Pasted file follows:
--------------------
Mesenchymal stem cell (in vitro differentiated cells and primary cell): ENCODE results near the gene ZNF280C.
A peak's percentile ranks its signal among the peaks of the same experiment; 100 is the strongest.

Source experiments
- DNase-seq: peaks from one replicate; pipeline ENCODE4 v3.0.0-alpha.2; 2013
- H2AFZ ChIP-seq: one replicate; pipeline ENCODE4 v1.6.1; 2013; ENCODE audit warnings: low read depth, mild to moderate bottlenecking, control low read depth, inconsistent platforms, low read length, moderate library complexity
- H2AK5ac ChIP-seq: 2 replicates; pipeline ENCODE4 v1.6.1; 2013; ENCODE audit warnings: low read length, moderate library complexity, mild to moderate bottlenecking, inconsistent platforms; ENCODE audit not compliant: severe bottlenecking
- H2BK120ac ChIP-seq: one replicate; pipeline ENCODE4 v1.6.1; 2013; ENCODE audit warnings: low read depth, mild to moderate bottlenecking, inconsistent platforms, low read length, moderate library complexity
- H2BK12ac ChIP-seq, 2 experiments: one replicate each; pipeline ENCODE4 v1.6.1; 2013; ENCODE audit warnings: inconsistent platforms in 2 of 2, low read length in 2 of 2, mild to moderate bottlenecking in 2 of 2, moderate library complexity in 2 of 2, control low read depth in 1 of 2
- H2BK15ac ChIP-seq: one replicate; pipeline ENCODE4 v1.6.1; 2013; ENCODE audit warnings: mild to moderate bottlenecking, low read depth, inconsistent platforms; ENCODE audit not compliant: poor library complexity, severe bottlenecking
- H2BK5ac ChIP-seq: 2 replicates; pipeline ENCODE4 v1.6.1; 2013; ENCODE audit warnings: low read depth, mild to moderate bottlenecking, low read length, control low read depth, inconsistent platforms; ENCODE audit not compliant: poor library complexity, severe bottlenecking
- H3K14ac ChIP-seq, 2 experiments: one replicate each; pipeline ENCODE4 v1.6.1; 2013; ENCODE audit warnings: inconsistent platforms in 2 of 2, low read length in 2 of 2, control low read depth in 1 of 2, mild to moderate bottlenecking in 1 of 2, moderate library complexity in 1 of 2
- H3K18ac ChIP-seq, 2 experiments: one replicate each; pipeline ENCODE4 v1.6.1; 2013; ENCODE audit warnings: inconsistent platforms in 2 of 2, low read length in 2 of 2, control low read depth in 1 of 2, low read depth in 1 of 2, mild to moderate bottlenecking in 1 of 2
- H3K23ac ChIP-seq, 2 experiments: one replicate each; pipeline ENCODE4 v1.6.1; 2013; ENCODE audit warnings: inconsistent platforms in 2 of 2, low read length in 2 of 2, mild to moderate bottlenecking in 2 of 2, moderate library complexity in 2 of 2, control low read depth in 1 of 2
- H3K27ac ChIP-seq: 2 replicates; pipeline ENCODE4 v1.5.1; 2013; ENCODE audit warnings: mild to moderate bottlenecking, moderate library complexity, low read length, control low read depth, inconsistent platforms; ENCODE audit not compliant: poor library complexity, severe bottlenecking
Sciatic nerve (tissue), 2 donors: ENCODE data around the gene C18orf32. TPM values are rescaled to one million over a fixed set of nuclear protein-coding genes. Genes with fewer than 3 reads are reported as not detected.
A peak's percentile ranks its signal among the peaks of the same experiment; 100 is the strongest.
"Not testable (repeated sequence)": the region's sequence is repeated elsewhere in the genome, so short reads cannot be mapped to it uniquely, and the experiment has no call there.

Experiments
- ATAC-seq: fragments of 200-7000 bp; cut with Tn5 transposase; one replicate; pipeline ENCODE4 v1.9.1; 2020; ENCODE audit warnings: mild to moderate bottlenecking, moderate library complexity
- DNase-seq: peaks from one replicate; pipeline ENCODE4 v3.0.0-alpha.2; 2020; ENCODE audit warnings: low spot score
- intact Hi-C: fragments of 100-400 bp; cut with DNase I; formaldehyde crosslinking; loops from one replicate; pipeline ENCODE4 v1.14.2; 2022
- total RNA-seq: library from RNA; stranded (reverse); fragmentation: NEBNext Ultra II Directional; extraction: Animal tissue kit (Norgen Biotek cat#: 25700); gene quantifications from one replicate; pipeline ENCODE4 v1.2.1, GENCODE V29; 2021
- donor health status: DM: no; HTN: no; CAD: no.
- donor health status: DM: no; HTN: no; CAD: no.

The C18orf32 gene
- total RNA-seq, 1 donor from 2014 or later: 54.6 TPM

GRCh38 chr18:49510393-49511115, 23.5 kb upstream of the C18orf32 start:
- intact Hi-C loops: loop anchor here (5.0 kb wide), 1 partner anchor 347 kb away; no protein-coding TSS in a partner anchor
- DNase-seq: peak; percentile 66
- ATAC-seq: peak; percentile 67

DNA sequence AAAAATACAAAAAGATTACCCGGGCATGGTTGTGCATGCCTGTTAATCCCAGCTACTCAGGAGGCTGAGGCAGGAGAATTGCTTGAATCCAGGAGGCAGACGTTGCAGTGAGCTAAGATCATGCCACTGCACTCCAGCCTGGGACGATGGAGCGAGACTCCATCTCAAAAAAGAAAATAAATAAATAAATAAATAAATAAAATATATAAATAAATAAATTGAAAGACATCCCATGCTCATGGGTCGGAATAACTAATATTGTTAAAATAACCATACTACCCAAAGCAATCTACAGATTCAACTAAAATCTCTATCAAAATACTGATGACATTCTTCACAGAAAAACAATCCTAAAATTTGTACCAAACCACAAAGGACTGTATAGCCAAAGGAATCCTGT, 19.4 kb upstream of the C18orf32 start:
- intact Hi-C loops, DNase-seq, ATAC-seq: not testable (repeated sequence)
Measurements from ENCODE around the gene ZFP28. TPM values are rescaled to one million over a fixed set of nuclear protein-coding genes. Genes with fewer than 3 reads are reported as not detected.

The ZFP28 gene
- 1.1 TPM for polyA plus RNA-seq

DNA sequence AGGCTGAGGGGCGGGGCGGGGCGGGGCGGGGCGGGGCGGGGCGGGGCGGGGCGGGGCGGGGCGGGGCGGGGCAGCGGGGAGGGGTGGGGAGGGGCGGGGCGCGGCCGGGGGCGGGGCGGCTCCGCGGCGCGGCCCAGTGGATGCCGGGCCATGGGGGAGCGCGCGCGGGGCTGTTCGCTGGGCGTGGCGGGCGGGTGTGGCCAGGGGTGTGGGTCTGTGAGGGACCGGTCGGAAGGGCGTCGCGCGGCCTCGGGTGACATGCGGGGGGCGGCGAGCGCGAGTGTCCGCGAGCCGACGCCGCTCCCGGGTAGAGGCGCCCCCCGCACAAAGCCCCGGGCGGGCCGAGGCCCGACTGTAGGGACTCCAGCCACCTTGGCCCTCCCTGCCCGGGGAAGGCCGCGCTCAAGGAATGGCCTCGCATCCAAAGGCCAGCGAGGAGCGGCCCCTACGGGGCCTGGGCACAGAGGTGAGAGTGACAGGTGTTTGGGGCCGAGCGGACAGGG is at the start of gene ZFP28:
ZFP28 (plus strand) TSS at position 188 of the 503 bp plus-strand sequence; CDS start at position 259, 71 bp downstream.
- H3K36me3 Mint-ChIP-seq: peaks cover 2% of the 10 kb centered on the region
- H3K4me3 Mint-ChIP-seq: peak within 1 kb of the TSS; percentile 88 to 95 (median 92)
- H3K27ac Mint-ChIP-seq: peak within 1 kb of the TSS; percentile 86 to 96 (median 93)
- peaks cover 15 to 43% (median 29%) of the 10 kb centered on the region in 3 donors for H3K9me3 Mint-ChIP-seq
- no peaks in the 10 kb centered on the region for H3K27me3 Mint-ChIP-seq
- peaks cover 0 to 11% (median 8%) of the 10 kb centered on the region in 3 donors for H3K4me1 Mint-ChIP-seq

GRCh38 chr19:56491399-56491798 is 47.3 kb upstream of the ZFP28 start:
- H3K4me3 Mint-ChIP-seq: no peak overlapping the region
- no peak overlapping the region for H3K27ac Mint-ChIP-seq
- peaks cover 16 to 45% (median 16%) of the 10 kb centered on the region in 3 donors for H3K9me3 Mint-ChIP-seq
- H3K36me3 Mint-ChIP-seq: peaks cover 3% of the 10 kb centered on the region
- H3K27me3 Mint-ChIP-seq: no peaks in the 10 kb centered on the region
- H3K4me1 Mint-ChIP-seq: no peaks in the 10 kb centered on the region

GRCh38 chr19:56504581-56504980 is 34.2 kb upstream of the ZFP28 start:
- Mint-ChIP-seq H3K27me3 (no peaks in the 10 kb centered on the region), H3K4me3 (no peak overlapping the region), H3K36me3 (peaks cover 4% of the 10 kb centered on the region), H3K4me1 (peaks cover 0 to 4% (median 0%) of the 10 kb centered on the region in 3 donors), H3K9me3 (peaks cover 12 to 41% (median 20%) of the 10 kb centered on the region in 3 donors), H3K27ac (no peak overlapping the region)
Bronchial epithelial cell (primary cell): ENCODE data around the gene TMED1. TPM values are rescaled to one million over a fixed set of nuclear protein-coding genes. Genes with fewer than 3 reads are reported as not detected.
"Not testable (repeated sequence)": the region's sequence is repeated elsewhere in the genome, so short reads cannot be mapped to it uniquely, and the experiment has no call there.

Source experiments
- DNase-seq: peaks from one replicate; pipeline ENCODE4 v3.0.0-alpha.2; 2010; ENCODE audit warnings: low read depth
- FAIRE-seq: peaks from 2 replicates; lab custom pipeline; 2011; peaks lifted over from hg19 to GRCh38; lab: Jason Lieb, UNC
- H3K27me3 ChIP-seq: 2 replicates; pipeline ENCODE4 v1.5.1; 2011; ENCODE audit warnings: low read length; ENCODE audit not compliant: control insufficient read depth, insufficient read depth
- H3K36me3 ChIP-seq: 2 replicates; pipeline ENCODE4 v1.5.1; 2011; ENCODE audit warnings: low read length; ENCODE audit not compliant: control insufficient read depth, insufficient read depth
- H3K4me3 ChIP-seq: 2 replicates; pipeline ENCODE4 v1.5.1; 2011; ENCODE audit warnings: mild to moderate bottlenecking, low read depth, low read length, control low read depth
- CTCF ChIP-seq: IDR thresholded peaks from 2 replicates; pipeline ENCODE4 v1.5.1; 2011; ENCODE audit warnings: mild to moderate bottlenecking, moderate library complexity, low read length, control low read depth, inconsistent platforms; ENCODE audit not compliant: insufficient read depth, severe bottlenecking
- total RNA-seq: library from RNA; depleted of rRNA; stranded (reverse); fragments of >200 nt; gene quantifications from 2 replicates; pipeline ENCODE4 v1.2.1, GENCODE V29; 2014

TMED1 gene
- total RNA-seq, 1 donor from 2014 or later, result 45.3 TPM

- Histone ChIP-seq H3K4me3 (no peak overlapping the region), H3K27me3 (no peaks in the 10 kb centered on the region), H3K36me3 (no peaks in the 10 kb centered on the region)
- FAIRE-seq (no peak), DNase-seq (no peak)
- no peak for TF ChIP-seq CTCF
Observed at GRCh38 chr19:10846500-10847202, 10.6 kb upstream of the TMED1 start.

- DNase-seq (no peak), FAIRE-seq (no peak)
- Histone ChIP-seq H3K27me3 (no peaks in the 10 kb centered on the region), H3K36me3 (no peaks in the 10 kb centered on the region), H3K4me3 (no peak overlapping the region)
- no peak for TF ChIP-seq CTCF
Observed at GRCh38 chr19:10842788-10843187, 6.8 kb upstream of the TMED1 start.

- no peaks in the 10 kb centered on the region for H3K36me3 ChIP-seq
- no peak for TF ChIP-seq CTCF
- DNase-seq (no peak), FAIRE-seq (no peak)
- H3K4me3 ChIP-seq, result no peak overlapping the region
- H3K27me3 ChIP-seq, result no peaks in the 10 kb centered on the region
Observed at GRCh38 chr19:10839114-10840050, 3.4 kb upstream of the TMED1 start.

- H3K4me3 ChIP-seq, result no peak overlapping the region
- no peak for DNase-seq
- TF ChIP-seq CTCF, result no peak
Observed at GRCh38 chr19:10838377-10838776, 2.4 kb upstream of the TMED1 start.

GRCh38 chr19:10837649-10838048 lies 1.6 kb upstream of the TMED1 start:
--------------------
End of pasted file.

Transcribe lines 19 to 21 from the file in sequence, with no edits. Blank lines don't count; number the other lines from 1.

- ATAC-seq: fragments of 200-7000 bp; cut with Tn5 transposase; one replicate; pipeline ENCODE4 v1.9.1; 2020; ENCODE audit warnings: mild to moderate bottlenecking, moderate library complexity
- DNase-seq: peaks from one replicate; pipeline ENCODE4 v3.0.0-alpha.2; 2020; ENCODE audit warnings: low spot score
- intact Hi-C: fragments of 100-400 bp; cut with DNase I; formaldehyde crosslinking; loops from one replicate; pipeline ENCODE4 v1.14.2; 2022